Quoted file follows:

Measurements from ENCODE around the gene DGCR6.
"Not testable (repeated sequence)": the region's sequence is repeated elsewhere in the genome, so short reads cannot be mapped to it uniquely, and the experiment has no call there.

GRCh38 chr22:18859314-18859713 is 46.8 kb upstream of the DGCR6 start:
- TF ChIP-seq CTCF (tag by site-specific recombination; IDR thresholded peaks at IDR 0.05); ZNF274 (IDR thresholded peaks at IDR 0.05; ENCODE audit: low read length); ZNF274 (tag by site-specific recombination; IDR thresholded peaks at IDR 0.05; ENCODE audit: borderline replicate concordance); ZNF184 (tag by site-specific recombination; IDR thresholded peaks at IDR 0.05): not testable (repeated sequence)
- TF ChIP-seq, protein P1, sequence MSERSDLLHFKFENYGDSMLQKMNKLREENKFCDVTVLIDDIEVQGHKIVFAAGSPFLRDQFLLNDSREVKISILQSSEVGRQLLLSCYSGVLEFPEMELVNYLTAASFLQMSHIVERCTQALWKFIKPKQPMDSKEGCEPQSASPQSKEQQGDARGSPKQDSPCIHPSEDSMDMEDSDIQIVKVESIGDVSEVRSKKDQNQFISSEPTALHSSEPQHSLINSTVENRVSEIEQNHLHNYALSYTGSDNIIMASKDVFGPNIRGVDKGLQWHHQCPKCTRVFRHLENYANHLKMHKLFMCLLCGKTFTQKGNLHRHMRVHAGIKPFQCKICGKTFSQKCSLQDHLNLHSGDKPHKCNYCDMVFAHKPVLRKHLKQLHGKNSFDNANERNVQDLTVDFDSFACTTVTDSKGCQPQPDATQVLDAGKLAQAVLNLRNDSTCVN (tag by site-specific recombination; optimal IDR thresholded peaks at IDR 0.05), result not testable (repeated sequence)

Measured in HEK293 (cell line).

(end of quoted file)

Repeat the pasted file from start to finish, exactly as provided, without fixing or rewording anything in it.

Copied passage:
Measurements from ENCODE around the gene DGCR6.
"Not testable (repeated sequence)": the region's sequence is repeated elsewhere in the genome, so short reads cannot be mapped to it uniquely, and the experiment has no call there.

GRCh38 chr22:18859314-18859713 is 46.8 kb upstream of the DGCR6 start:
- TF ChIP-seq CTCF (tag by site-specific recombination; IDR thresholded peaks at IDR 0.05); ZNF274 (IDR thresholded peaks at IDR 0.05; ENCODE audit: low read length); ZNF274 (tag by site-specific recombination; IDR thresholded peaks at IDR 0.05; ENCODE audit: borderline replicate concordance); ZNF184 (tag by site-specific recombination; IDR thresholded peaks at IDR 0.05): not testable (repeated sequence)
- TF ChIP-seq, protein P1, sequence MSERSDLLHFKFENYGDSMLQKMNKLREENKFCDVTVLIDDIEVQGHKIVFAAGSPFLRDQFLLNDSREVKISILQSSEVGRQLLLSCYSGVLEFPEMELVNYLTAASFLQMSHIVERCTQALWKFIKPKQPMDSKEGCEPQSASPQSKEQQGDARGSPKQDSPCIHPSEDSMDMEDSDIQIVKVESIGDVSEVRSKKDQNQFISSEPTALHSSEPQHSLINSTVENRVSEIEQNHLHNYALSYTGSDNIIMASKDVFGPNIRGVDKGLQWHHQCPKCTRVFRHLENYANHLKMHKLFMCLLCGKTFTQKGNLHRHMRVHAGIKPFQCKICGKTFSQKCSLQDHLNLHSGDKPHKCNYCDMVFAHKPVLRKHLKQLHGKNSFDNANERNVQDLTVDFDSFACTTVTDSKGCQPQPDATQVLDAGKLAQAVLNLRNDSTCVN (tag by site-specific recombination; optimal IDR thresholded peaks at IDR 0.05), result not testable (repeated sequence)

Measured in HEK293 (cell line).